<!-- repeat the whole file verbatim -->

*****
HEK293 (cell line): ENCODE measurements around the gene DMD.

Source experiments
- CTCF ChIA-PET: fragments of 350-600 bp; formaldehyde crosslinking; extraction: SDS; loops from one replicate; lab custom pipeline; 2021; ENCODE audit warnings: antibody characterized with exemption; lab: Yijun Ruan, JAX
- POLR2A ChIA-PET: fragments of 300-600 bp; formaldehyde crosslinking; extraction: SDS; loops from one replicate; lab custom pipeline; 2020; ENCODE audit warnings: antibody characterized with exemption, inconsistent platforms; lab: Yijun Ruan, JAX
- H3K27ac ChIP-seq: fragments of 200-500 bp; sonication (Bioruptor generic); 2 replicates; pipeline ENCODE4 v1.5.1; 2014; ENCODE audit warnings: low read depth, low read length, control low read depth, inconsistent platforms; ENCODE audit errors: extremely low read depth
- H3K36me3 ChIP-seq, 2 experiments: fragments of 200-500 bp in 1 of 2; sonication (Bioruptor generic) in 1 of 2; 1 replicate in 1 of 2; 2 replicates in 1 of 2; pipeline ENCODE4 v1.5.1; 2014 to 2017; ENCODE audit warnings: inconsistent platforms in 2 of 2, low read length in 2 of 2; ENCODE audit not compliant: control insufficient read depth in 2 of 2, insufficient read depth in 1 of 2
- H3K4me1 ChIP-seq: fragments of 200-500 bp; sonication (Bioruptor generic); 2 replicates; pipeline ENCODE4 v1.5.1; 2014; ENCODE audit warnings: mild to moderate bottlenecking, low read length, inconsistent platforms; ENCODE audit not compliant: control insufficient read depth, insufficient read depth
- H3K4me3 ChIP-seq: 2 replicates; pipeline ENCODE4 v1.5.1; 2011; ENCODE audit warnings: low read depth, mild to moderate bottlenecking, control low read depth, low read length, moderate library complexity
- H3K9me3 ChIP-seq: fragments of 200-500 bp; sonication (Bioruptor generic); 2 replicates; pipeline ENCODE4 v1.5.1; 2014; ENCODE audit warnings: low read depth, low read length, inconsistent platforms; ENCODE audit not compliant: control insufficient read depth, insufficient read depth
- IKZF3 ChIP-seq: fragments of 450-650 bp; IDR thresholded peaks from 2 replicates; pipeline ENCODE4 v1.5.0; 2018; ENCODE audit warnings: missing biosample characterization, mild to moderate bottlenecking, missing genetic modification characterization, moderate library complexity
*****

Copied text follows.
HEK293 (cell line): ENCODE measurements around the gene DMD.

Source experiments
- CTCF ChIA-PET: fragments of 350-600 bp; formaldehyde crosslinking; extraction: SDS; loops from one replicate; lab custom pipeline; 2021; ENCODE audit warnings: antibody characterized with exemption; lab: Yijun Ruan, JAX
- POLR2A ChIA-PET: fragments of 300-600 bp; formaldehyde crosslinking; extraction: SDS; loops from one replicate; lab custom pipeline; 2020; ENCODE audit warnings: antibody characterized with exemption, inconsistent platforms; lab: Yijun Ruan, JAX
- H3K27ac ChIP-seq: fragments of 200-500 bp; sonication (Bioruptor generic); 2 replicates; pipeline ENCODE4 v1.5.1; 2014; ENCODE audit warnings: low read depth, low read length, control low read depth, inconsistent platforms; ENCODE audit errors: extremely low read depth
- H3K36me3 ChIP-seq, 2 experiments: fragments of 200-500 bp in 1 of 2; sonication (Bioruptor generic) in 1 of 2; 1 replicate in 1 of 2; 2 replicates in 1 of 2; pipeline ENCODE4 v1.5.1; 2014 to 2017; ENCODE audit warnings: inconsistent platforms in 2 of 2, low read length in 2 of 2; ENCODE audit not compliant: control insufficient read depth in 2 of 2, insufficient read depth in 1 of 2
- H3K4me1 ChIP-seq: fragments of 200-500 bp; sonication (Bioruptor generic); 2 replicates; pipeline ENCODE4 v1.5.1; 2014; ENCODE audit warnings: mild to moderate bottlenecking, low read length, inconsistent platforms; ENCODE audit not compliant: control insufficient read depth, insufficient read depth
- H3K4me3 ChIP-seq: 2 replicates; pipeline ENCODE4 v1.5.1; 2011; ENCODE audit warnings: low read depth, mild to moderate bottlenecking, control low read depth, low read length, moderate library complexity
- H3K9me3 ChIP-seq: fragments of 200-500 bp; sonication (Bioruptor generic); 2 replicates; pipeline ENCODE4 v1.5.1; 2014; ENCODE audit warnings: low read depth, low read length, inconsistent platforms; ENCODE audit not compliant: control insufficient read depth, insufficient read depth
- IKZF3 ChIP-seq: fragments of 450-650 bp; IDR thresholded peaks from 2 replicates; pipeline ENCODE4 v1.5.0; 2018; ENCODE audit warnings: missing biosample characterization, mild to moderate bottlenecking, missing genetic modification characterization, moderate library complexity